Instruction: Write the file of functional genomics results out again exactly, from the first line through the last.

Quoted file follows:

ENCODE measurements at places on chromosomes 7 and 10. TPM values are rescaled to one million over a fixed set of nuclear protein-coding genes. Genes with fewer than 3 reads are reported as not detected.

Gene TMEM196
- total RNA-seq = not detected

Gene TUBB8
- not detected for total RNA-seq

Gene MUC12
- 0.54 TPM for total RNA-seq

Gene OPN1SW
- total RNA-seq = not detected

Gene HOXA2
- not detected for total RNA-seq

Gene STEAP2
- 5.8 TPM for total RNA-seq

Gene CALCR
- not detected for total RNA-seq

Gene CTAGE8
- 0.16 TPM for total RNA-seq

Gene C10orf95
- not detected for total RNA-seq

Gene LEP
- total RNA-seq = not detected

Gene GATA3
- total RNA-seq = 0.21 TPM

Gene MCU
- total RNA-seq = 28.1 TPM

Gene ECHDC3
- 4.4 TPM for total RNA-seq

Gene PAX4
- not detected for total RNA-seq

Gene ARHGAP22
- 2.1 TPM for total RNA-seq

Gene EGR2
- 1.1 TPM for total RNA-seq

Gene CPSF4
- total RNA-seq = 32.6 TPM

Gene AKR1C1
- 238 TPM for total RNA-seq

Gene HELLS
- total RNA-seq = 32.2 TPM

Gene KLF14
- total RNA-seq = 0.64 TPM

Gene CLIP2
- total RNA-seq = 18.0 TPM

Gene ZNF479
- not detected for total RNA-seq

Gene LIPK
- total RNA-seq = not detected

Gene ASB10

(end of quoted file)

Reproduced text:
ENCODE measurements at places on chromosomes 7 and 10. TPM values are rescaled to one million over a fixed set of nuclear protein-coding genes. Genes with fewer than 3 reads are reported as not detected.

Gene TMEM196
- total RNA-seq = not detected

Gene TUBB8
- not detected for total RNA-seq

Gene MUC12
- 0.54 TPM for total RNA-seq

Gene OPN1SW
- total RNA-seq = not detected

Gene HOXA2
- not detected for total RNA-seq

Gene STEAP2
- 5.8 TPM for total RNA-seq

Gene CALCR
- not detected for total RNA-seq

Gene CTAGE8
- 0.16 TPM for total RNA-seq

Gene C10orf95
- not detected for total RNA-seq

Gene LEP
- total RNA-seq = not detected

Gene GATA3
- total RNA-seq = 0.21 TPM

Gene MCU
- total RNA-seq = 28.1 TPM

Gene ECHDC3
- 4.4 TPM for total RNA-seq

Gene PAX4
- not detected for total RNA-seq

Gene ARHGAP22
- 2.1 TPM for total RNA-seq

Gene EGR2
- 1.1 TPM for total RNA-seq

Gene CPSF4
- total RNA-seq = 32.6 TPM

Gene AKR1C1
- 238 TPM for total RNA-seq

Gene HELLS
- total RNA-seq = 32.2 TPM

Gene KLF14
- total RNA-seq = 0.64 TPM

Gene CLIP2
- total RNA-seq = 18.0 TPM

Gene ZNF479
- not detected for total RNA-seq

Gene LIPK
- total RNA-seq = not detected

Gene ASB10